Ted Simons: The technology, I think, is interesting because in a lot of those cases, you know, if your car is not working or something, you have an idea of why or you think, maybe there is a guy down the street, a shade tree mechanic. But for so many of these devices and things this, we're powerless. There’s nothing we can do right now.

Mary Jo Bitner: We don’t understand them, and sometimes, we feel like when we call in, that the provider doesn't understand them, either, or sometimes they don't. Sometimes the problem is very complex, and they are not sure where the actual issue is, either, so the complexity is, I think, has created a lot of these issues.

Ted Simons: And yelling is up 11%?

Mary Jo Bitner: Yes.

Ted Simons: Cussing is up 6%. Again, is that a reflection more on society? Or on the fact that we're not getting good service?

Mary Jo Bitner: I think that, that it's interesting to see that, that number has gone up so much in the last couple of years. So, I think part of that may be the general environment, that we're in right now, people are frustrated by a lot of things. They are kind of emotional. And maybe that's reflected in some of that increase. You know, we hear that that's more prevalent in society in general. People swearing and yelling at each other, so it may be a reflection of that.

Ted Simons: So business looks at this study and they want to do right.

Mary Jo Bitner: Right.

Ted Simons: They want to get it right and they want their customers to be happy, and they are willing to go the extra mile. What do they take from this study?

Mary Jo Bitner: I think that first of all, I want to say that there are a lot of companies that do this right. And so, we're talking about the average across the board, you know, kind of what we see on average. And there are many companies that really do get it right. What they need to do, and what they can learn from a study like this is to try to handle the problem on the first try, and they need to invest in the training of those employees, give them the power to do that and try to not keep customers waiting. And try to just get things done quickly, and it does take an investment, though. And, and I think that, that companies can get it right.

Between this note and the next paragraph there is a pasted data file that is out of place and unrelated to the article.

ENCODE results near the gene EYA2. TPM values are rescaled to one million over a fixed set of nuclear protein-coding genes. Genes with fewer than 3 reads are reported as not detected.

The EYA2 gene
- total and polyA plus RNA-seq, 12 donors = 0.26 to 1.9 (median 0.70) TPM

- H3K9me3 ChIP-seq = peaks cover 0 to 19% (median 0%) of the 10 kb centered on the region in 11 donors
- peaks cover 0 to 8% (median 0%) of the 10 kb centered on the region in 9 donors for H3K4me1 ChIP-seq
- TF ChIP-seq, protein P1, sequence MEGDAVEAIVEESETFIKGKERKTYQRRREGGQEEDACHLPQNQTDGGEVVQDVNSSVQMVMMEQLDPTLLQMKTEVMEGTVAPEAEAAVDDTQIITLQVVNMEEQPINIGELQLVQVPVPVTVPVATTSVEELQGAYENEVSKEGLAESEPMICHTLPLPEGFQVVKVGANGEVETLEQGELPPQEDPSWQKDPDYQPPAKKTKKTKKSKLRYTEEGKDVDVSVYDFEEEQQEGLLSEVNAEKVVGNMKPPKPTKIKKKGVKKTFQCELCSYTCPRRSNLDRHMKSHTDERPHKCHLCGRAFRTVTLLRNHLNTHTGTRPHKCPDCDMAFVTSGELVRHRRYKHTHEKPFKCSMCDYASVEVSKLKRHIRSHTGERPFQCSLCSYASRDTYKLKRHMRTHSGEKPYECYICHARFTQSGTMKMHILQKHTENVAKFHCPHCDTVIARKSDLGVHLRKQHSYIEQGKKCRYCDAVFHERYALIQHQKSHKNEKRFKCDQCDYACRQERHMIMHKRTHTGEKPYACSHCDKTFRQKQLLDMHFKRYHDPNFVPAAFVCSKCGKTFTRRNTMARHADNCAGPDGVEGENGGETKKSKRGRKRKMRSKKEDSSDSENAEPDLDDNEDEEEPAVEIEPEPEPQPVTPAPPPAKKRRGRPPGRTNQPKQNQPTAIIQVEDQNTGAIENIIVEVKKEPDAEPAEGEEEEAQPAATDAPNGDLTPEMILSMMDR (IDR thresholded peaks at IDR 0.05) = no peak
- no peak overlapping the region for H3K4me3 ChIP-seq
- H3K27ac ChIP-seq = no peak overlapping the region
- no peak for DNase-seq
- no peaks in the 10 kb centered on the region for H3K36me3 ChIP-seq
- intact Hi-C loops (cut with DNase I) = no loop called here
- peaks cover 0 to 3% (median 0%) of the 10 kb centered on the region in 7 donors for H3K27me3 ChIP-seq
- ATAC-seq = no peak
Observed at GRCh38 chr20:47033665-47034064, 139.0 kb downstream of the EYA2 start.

Ted Simons: Do you find that companies, when they get this kind of an information, for the most part, they do take it seriously? Or is this kind of thing sloughed off?

Ted Simons: It varies. Some companies take it very seriously and have invested a lot in trying to improve customer service are very successful, and it pays off for them. They keep their customers they build their business, they have a lot of loyal customers, they get great word of mouth. We tell people when we have great service, right?

Ted Simons: Yeah.

Mary Jo Bitner: So it pays off. But there are companies that don't think -- still think of it as a cost and something that they shouldn’t really invest in.

Ted Simons: Last question, what shall we, as consumers, take from this kind of information?

Mary Jo Bitner: Well, I think that one thing that I would say is that we, as customers, probably need to have a little more patience for these service providers that we go to because the front line folks don't typically -- you cannot really blame them for the problems. But, I think that we need to, to have some patience. Realize that we have very complex services that, that are difficult to make work right.

Ted Simons: It's very interesting information, and especially as we all wade out into the deeper waters coming up this weekend. It's good to have you here and thanks for joining us.

Mary Jo Bitner: Thank you very much.

ASU Indian Legal Program

  |   Video